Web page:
“What happened here?” the officer asked.
The old woman stepped forward, clearly shaken. “That young man there was helping me cross the street, when that MANIAC on the scooter tried to run us down. He pushed me to safety, but the driver still hit him.”
Someone in the crowd chimed in. “Yeah, he’s a HERO!”
“Crap,” Thatcher thought to himself. “The last thing I needed was a reputation as a hero. I can’t have people recognizing me; I’ll starve. Or I’ll have to get a real job…yeah, I’m gonna starve.”
Thatch attempted to stand, and the officer held him down.
“You’d better stay seated til the ambulance gets here, son.”
Thatch shook his head. “No, I’m fine. I’ll just walk it off.”
The people around him laughed.
“Not only is he a hero, he’s tough as nails, too! What a guy!” someone said.
With his good arm, Thatcher waved off the statement.
“I’m not a hero; I just got hit by a moped. It’s no big deal, really.”
Thatcher was suddenly struck with a thought. “Are ALL the heroes on the news just small-time criminals who got hurt doing something illegal? Man, there really are no good people left in the world. What scoundrels.”
“I wasn’t pushing her out of the way, I was st…oh, yeah, that’s what I was doing. I was helping her across the street, and then I pushed her out of the crazy driver’s way,” he said aloud.
He shook his head and cursed himself. He had actually almost said, out loud, that he was a thief. What an idiot. He had to be more mindful of the things coming forth from his mouth. Haha. He loved a good double entendre.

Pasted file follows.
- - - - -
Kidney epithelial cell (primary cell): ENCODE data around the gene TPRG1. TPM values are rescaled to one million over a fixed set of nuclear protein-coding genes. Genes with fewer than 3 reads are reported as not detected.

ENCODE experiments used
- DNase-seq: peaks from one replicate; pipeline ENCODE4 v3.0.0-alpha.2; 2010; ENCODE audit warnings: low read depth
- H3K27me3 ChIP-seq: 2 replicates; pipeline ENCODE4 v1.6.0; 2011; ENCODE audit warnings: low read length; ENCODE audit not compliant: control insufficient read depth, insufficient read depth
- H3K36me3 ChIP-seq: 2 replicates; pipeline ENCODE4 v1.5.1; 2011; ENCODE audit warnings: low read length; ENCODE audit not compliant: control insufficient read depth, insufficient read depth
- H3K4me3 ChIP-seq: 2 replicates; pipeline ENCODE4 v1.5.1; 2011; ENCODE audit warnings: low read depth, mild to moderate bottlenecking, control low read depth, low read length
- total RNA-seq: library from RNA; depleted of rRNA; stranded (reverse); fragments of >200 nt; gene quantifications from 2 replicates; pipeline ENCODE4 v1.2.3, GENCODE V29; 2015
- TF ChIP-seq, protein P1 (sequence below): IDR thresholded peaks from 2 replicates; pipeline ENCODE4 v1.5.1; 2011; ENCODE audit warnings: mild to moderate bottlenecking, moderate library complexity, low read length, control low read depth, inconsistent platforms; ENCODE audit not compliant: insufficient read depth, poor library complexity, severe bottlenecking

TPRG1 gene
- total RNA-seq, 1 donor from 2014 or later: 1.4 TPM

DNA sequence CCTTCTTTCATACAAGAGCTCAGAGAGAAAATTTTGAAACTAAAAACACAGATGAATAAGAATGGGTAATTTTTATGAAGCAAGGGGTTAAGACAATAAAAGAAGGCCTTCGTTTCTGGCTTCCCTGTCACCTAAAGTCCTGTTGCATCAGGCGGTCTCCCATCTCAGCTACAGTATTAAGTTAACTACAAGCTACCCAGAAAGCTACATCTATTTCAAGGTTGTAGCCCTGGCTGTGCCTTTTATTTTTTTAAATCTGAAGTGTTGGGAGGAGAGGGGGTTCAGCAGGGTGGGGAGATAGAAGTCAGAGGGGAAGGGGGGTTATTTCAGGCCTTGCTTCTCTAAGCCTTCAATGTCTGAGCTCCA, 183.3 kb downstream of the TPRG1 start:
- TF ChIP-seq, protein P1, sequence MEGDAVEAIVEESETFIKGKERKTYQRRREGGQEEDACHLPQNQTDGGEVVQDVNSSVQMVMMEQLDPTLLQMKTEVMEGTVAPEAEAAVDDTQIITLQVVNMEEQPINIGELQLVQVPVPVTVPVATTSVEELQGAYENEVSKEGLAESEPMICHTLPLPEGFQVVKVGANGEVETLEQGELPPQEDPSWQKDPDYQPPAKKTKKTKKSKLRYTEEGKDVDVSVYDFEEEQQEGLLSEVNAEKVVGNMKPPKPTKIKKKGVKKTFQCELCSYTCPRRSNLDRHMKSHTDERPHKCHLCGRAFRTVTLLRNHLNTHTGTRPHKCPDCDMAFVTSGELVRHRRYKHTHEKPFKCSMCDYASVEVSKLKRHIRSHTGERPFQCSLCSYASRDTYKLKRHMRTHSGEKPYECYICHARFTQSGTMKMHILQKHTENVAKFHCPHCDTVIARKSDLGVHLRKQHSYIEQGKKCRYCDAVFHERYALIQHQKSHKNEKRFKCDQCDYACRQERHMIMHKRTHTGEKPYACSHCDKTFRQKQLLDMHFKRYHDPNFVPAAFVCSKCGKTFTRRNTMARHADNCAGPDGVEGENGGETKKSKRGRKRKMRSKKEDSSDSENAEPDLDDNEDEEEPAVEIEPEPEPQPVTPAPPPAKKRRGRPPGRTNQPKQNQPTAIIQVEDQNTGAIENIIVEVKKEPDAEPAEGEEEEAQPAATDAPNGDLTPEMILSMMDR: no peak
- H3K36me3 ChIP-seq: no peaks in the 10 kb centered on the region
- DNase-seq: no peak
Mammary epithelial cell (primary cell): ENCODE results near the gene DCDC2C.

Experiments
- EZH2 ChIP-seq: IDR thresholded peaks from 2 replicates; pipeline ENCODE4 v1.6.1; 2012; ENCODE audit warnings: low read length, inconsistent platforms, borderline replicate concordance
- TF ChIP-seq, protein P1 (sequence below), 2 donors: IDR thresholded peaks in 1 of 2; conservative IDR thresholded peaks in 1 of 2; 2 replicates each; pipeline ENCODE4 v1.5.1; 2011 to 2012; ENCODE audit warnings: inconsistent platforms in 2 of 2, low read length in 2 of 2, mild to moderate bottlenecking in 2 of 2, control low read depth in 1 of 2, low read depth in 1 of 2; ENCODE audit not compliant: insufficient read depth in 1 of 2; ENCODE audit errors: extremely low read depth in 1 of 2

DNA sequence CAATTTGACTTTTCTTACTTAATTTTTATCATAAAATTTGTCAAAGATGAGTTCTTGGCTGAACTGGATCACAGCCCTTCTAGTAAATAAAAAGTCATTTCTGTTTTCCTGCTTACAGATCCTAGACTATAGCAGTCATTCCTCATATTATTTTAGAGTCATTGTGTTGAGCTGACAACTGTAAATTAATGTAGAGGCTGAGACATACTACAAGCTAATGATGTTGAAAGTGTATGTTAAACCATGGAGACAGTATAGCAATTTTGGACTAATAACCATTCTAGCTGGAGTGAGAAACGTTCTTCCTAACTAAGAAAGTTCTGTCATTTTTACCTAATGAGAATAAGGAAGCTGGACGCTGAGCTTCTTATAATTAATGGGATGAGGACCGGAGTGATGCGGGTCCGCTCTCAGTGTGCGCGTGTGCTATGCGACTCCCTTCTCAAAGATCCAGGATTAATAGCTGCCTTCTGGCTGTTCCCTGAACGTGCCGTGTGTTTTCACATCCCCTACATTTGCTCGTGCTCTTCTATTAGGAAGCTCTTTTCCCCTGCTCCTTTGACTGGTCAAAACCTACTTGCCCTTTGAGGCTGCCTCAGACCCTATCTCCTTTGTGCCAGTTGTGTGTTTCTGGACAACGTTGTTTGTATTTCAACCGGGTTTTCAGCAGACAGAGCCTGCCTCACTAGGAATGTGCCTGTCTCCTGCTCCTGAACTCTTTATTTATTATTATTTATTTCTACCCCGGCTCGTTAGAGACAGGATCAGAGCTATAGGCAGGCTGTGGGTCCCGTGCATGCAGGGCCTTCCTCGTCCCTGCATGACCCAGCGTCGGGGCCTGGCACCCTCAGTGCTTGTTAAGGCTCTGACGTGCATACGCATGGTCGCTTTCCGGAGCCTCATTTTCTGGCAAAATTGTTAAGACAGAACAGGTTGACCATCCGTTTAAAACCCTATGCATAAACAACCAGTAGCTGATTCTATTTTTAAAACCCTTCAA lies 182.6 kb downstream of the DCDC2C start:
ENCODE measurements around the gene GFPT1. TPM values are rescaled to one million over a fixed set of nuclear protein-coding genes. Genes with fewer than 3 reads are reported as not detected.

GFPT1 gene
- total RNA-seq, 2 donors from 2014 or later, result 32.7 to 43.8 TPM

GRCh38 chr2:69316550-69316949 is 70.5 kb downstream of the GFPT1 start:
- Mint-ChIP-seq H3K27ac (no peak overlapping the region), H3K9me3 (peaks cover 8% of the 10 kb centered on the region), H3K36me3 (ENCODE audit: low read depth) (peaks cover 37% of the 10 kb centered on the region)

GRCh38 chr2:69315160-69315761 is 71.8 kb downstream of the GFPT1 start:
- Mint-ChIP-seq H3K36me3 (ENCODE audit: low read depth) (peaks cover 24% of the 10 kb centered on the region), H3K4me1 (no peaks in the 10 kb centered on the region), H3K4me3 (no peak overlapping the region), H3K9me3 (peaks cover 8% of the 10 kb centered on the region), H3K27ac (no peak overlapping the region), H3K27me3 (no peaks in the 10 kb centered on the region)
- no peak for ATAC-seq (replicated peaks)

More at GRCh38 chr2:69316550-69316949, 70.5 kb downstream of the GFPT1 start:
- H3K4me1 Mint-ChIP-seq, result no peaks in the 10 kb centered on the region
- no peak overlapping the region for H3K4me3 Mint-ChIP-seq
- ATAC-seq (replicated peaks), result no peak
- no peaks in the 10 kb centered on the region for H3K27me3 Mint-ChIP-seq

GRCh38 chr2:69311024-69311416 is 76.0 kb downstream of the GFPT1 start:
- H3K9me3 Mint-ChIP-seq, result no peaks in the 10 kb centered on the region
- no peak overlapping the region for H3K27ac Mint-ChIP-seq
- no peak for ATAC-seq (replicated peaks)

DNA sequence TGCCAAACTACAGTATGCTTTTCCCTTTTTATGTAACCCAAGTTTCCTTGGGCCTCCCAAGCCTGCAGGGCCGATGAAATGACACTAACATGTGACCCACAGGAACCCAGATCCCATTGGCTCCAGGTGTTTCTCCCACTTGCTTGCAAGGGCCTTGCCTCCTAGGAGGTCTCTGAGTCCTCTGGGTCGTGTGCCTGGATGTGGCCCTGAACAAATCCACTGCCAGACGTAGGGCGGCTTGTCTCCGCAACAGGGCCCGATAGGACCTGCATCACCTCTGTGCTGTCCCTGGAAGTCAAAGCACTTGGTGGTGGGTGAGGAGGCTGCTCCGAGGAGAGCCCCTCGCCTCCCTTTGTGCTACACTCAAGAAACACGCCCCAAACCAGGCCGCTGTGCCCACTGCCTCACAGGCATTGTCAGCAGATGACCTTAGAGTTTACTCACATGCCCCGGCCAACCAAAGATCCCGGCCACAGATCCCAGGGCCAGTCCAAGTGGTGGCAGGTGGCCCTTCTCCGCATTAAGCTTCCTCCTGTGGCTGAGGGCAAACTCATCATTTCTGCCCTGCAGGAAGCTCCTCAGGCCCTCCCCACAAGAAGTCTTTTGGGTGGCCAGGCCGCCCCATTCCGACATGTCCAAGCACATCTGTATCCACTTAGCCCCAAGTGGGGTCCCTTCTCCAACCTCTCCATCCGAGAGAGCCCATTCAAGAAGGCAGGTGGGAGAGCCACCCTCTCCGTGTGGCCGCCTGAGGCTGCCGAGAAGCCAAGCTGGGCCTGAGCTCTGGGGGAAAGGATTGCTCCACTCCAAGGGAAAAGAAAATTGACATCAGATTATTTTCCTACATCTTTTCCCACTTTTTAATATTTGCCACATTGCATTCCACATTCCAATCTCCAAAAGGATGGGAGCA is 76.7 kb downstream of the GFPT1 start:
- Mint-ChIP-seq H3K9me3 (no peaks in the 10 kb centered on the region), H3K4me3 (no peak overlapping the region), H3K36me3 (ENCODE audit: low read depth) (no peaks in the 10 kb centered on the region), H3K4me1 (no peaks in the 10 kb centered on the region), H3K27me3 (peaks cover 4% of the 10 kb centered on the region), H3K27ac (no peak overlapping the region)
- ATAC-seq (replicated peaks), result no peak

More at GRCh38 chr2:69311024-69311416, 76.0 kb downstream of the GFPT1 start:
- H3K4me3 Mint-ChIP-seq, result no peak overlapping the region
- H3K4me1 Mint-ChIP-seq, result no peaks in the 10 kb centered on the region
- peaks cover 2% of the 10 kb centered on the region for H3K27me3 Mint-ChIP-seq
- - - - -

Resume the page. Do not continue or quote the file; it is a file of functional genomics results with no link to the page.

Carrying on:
Suddenly, right in the middle of the story, Thatcher interrupted the Narrator; rather rudely, I might add.
“Thanks, dude. I’ll take it from here. No need to tell the Audience that I was running my mouth at the hospital, and they gave me a surprise prostate exam. So, anyway, I wound up in the hospital for a few days. Haven’t been able to use my arm much lately. Thankfully, I snagged enough money that day to pay my bills for a couple months.
“That’s pretty much it. I get the cast off in a few days. After that, I’ll be back to normal.”
Now, Thatcher; don’t you want to tell them about the T.V. interview you did?
“Oh, yeah, that’s right. So, after my surgery, the news crew came to my hospital room and did an interview with me for the story. I was still REALLY high on the pain meds, so I said a lot of things. They never aired it, though. Apparently, they frown on lots of swearing and dirty jokes being played during the nightly news. I didn’t really tell them anything about the incident; I was just real obnoxious.
“One good thing did come out of this, though. When they did the story, they showed my picture on the news. One of the guys from one of the Families in the city saw it and recognized me. I guess I pulled a heist and accidentally botched an operation of theirs. I thought they would be angry and would want revenge, but that’s not the case at all. They said I impressed them, and they invited me to a dinner party where the local crime bosses get together and plan stuff out. They said they want to avoid having different jobs intersect like that. We’ll have to go together; you can be my plus one. You can come too, Narrator.”
Thank you. I enjoy a good dinner party.
“Yeah, don’t mention it. I figure they will either try to kill me, or this will be absolutely hilarious. Either way, it should be entertaining. But that’s not for a while. I need to get some rest; I’ve been playing Mario Cart all day, and I’m all tuckered out.”
And so Thatcher went to sleep, leaving the Narrator to awkwardly end the story with the Audience. He couldn’t think of anything else to say, so he simply bid them good day, and faded away.